I knew that a baby was hid in that house, Though I saw no cradle and heard no cry; But the husband was tip-toeing 'round like a mouse, And the good wife was humming a soft lullaby; And there was a look on the face of the mother, That I knew could mean only one thing, and no other.
The mother, I said to myself, for I knew That the woman before me was certainly that; And there lay in a corner a tiny cloth shoe, And I saw on a stand such a wee little hat; And the beard of the husband said, plain as could be, 'Two fat chubby hands have been tugging at me.'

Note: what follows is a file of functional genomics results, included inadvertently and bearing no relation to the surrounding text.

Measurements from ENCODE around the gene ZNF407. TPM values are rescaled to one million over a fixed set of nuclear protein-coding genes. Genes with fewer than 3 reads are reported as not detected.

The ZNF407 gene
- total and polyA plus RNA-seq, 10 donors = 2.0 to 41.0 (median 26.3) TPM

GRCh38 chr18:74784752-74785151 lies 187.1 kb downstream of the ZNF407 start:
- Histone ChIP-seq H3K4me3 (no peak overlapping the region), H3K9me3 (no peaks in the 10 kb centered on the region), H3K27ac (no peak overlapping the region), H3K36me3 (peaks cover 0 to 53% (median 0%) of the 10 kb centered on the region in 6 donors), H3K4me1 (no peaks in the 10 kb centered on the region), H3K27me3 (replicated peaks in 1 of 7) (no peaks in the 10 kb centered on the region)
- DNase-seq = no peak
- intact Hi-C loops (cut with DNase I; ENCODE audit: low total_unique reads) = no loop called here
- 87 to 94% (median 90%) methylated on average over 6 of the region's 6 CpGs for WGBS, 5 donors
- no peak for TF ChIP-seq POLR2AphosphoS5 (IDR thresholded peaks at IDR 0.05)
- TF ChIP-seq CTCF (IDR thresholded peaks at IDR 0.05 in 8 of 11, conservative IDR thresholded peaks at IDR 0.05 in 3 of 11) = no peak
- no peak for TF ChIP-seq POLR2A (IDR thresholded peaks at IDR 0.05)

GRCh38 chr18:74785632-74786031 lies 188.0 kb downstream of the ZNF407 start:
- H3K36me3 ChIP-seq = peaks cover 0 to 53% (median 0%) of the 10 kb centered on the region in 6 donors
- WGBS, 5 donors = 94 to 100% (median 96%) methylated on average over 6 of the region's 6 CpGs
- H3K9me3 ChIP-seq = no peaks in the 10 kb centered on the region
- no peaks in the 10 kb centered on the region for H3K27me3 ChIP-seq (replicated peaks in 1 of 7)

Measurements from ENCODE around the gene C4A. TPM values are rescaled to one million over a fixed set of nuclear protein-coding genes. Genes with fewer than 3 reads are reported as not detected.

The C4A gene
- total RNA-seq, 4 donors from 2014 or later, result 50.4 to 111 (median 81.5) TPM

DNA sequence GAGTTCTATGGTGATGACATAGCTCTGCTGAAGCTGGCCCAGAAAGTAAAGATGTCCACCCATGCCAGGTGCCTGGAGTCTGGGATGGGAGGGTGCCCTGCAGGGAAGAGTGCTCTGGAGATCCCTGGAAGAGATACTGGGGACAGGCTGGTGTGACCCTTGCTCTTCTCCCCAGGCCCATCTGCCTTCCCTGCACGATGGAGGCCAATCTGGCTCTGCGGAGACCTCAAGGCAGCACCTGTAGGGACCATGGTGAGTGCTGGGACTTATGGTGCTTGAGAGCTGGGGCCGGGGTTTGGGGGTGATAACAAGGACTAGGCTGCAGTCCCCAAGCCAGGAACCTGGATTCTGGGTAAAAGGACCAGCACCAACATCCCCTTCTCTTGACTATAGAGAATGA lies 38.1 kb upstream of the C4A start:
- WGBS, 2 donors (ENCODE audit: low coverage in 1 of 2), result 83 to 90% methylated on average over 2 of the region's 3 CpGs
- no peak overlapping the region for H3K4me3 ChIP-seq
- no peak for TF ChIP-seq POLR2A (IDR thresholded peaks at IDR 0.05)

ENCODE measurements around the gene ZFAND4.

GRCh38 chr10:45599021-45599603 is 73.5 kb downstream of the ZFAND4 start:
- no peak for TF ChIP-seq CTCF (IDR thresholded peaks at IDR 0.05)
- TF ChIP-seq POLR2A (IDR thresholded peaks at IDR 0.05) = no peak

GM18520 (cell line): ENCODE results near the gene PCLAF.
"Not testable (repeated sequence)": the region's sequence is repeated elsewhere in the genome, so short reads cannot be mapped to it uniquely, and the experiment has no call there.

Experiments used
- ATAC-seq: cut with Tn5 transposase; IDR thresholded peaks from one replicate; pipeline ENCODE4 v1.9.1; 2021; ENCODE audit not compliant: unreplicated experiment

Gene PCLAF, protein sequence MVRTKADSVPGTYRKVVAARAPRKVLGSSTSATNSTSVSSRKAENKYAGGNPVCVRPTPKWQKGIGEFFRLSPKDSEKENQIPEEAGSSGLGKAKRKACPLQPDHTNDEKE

And he took from his pocket a gay picture-book, And a dog that could bark, if you pulled on a string; And the wife laid them up with such a pleased look; And I said to myself, 'There is no other thing But a babe that could bring about all this, and so That one thing is in hiding somewhere, I know.'
I stayed but a moment, and saw nothing more, And heard not a sound, yet I know I was right; What else could the shoe mean that lay on the floor, The book and the toy, and the faces so bright; And what made the husband as still as a mouse? I am sure, very sure, there's a babe in that house.